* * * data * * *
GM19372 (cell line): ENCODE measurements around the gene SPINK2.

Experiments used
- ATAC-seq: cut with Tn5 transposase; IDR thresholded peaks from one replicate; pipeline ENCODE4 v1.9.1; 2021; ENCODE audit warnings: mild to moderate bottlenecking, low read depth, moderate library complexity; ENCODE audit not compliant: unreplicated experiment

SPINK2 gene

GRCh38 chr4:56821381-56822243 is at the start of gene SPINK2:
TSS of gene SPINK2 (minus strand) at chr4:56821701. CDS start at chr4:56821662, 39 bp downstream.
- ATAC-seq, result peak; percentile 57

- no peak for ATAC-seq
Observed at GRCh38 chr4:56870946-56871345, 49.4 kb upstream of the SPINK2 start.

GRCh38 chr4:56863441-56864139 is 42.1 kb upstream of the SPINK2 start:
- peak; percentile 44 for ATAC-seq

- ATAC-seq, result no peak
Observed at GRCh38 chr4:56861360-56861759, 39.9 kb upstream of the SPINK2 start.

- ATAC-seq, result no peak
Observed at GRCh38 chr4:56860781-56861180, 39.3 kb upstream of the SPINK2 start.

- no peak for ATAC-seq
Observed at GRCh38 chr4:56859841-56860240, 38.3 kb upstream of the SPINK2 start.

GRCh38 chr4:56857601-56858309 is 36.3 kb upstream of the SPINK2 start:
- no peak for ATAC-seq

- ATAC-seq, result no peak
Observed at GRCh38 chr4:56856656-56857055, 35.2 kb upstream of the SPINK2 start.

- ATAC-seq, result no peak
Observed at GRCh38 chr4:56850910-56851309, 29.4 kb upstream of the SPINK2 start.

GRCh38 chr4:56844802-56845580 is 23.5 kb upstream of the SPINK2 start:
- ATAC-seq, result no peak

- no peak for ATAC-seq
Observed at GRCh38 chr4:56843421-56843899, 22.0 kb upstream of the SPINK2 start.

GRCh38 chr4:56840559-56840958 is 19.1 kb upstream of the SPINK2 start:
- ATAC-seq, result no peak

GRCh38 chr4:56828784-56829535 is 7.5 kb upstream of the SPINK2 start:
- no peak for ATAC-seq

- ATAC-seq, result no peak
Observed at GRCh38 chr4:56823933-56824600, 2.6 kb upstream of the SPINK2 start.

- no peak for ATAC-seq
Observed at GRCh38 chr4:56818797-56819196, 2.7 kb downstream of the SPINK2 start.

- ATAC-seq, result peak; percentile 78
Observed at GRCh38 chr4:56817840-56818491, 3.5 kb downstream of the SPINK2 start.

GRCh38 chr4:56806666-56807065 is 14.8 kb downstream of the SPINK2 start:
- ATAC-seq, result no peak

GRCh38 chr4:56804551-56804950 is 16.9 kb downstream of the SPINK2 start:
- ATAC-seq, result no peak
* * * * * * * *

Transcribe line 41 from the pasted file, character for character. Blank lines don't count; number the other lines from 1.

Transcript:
- ATAC-seq, result no peak